Apr. 18, 2020
A Memoriam to Karl Anthony-Towns’s Mother
NBA moms are a whole different species.
They have to be. Getting into the NBA is not like getting any other job. Those mothers’ sons, at the age of 18-22, get drafted and end up earning up millions at such a young age. And this is after years of traveling from place to place and being treated like a demi-god from high school to AAU team to college.
These mothers are proud of their son, and yet they are also worried. The Atlantic reported in 2018 on an organization called the Mothers of Professional Basketball Players (MPBP), where those mothers get together to discuss how to make sure their children go down the right path. They discuss who the best surgeons are, how to get tickets, and offer advice for how their kids can succeed in this incredibly demanding league.
But out all of these mothers, few stood out like Jacqueline Cruz, the mother of Minnesota Timberwolves basketball star Karl Anthony Towns. Everyone who encountered her, from teammates to coaches to staff, spoke of her incredible passion and fierceness. Even NBA fans, not privy to the private world in which these athletes live in, knew about how much she cared about her son. They chortled in amusement as she famously flipped off Joel Embiid after the intense fight between him and her son. She would have gone and fought Embiid herself if she had the opportunity.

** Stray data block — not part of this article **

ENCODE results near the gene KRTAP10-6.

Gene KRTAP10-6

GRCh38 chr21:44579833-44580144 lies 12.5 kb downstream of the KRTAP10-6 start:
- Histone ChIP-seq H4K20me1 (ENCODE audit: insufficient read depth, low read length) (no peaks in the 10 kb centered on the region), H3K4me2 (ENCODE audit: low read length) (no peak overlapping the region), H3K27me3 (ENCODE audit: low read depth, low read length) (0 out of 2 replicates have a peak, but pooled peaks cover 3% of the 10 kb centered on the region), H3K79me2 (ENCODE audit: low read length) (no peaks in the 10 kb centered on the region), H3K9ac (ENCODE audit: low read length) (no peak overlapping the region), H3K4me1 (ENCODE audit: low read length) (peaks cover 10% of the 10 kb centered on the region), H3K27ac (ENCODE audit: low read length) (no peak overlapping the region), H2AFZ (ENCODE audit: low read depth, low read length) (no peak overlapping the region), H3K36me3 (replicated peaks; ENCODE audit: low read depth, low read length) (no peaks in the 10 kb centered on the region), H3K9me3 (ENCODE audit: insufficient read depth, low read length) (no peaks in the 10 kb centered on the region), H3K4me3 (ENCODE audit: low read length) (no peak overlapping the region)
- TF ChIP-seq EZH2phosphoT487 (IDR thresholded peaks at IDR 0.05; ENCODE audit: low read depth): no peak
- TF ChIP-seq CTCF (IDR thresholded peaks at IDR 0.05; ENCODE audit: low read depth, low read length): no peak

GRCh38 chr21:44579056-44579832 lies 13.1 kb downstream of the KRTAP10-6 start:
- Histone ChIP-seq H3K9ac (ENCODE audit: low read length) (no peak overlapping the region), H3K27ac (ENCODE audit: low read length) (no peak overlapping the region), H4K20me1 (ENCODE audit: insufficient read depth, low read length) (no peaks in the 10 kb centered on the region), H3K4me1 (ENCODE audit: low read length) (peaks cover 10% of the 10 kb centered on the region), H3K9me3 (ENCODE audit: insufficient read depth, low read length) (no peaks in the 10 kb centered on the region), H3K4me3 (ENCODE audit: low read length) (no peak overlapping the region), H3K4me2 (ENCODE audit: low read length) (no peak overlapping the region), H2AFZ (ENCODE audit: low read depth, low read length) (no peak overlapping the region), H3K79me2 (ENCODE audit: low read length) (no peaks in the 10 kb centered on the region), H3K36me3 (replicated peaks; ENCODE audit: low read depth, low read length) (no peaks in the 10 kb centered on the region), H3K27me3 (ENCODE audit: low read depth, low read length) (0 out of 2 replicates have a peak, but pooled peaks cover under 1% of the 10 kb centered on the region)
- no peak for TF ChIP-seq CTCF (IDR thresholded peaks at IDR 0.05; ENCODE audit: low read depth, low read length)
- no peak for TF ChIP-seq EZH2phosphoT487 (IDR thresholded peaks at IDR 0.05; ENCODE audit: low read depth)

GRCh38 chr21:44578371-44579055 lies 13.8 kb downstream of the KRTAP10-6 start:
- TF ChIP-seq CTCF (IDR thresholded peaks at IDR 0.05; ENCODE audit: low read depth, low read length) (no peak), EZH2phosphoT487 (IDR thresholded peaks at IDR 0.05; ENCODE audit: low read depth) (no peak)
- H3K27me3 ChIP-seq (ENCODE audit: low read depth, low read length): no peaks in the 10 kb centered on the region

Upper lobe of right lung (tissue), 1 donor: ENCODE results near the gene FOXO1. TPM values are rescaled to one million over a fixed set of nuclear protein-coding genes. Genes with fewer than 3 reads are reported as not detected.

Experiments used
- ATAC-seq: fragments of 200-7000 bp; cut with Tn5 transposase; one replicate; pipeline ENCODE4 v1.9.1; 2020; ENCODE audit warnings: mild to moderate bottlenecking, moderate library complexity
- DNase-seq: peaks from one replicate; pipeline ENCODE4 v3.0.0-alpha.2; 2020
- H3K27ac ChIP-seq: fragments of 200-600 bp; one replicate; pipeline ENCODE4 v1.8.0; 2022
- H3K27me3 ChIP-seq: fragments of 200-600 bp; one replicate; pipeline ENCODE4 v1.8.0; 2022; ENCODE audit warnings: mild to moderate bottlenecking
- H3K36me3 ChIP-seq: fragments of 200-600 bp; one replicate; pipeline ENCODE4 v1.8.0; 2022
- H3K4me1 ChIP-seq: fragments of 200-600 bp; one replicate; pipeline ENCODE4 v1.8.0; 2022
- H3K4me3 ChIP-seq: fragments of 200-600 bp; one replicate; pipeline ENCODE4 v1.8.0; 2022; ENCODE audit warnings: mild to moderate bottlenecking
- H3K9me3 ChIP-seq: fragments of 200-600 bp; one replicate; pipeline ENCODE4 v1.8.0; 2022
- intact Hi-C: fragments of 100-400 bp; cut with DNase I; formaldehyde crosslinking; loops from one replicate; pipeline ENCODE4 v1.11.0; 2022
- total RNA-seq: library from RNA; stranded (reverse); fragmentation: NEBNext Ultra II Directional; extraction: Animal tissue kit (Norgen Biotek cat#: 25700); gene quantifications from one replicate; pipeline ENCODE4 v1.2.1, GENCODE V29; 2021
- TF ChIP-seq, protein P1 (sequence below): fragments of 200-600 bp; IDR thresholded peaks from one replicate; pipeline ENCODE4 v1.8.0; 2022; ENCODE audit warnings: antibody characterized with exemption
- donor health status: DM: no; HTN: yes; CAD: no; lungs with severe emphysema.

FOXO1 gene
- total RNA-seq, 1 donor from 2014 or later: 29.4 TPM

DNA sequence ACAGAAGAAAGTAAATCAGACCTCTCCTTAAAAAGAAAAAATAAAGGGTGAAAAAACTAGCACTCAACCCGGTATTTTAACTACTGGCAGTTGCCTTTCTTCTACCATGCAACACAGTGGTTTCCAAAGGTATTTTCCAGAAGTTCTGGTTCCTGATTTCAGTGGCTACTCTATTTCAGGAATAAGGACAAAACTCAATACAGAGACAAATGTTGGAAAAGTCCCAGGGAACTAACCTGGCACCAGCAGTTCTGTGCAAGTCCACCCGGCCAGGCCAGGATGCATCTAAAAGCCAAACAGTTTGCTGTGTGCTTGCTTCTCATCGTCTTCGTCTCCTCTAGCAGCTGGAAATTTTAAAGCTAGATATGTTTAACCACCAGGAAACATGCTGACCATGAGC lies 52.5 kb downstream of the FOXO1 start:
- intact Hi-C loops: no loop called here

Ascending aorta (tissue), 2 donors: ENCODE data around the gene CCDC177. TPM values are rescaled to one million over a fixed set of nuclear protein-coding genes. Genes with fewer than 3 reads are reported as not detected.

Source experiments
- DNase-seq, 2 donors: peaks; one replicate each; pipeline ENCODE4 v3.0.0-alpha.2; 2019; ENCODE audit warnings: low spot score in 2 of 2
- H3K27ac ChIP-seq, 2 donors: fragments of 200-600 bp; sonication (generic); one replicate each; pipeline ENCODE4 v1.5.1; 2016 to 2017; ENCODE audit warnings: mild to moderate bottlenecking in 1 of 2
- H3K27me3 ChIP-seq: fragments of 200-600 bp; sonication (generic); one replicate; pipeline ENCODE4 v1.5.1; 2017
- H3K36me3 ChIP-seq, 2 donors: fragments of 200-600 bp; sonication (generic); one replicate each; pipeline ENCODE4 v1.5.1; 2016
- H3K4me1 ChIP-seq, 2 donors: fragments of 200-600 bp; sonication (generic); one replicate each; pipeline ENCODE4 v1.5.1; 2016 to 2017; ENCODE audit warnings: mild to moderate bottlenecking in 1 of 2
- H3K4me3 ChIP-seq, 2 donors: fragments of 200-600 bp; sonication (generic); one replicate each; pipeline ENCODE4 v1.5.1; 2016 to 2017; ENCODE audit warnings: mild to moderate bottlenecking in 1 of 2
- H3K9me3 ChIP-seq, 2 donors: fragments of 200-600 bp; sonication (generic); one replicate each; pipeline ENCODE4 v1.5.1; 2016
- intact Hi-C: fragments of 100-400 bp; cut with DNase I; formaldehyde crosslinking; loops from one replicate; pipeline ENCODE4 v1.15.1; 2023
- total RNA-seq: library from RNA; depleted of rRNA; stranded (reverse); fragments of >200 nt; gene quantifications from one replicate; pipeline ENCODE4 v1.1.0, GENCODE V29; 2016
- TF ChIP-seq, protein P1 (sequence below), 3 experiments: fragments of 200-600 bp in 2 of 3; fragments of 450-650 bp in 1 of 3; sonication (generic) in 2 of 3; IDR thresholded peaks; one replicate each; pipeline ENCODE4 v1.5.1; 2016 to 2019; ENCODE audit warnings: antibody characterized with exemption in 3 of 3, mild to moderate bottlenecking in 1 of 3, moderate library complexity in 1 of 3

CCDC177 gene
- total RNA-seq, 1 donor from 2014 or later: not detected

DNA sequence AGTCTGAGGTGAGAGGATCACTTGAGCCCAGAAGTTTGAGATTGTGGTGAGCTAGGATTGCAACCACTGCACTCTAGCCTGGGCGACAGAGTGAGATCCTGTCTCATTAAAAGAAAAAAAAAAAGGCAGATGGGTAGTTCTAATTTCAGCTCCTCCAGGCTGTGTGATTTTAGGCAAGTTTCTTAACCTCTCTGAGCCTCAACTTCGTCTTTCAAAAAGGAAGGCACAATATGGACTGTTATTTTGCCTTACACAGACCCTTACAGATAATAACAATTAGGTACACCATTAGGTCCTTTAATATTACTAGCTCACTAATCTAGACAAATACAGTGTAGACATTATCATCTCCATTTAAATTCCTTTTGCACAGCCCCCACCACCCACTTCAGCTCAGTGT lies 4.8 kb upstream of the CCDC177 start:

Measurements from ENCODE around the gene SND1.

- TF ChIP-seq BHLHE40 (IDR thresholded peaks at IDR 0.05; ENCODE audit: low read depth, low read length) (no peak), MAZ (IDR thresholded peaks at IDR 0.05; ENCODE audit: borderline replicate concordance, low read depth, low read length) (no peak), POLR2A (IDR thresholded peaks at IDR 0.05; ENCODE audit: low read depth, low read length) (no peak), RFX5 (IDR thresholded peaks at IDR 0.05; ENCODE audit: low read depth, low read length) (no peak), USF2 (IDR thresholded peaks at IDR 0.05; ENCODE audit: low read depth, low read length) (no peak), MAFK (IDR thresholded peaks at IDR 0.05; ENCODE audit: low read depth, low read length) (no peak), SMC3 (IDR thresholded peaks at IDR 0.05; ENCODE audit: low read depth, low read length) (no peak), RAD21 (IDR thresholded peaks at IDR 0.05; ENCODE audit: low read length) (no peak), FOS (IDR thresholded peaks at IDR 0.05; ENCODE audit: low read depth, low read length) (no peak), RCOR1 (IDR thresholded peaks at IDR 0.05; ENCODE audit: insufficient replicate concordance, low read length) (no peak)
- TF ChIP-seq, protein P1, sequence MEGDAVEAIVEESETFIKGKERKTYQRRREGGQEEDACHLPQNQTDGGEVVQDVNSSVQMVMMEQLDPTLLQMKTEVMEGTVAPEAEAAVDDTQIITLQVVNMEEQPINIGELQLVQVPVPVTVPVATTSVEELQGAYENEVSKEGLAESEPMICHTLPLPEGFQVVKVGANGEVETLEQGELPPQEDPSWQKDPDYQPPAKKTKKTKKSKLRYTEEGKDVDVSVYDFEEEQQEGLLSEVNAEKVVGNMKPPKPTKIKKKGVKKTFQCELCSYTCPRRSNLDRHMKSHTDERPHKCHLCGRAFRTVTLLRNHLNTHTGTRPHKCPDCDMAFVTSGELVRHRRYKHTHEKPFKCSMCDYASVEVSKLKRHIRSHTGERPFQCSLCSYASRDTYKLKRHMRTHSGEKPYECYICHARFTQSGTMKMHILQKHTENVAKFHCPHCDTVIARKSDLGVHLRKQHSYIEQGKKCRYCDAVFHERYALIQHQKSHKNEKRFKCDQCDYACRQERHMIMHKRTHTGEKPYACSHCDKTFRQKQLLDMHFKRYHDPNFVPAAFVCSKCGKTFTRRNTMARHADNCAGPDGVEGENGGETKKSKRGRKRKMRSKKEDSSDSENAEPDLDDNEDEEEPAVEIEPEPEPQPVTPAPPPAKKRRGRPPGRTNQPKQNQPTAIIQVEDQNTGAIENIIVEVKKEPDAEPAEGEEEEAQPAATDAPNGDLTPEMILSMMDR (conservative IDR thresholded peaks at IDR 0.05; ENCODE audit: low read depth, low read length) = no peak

But now she will not. After battling with the coronavirus for over a month, Jacqueline Cruz passed away on Monday due to the virus. She was just 58 years old and had been on a medically induced coma for much of the time she had spent battling the virus. Towns’s father had also tested positive for the virus but was recovering.
There are no words one could pen that can describe the grief which the NBA star, who is not even 25, must be feeling. But every fan, casual or fanatic, could see the bond which Towns shared with his mother, like a furniture maker does with his favorite creative cabinets and faux finishes collection. He called himself a mother’s boy and was always quick to credit his family as he racked up awards and praise. And now he cannot even bury her, as funeral restrictions have forbidden mourners from congregating together to say their final goodbyes.
If there is any solace to this at all, it is to serve as a reminder that this disease is something which cannot be ignored. Jacqueline was not elderly. She was clearly not some fragile flower in poor health. She could get better medical care than the vast majority of Americans. And yet those doctors could do nothing as her body took a turn for the worse and her immune system went overboard.
By canceling that initial game between the Utah Jazz and Oklahoma City Thunder on March 11 in such dramatic fashion, and then by postponing the subsequent season, the NBA did more to send the very clear message to the American public that this disease is a threat than a thousand White House or media broadcasts. Jacqueline Cruz’s death should be another firm warning to the public that no one is safe from COVID-19. If we can all remember that much, then perhaps her passing will not be entirely in vain.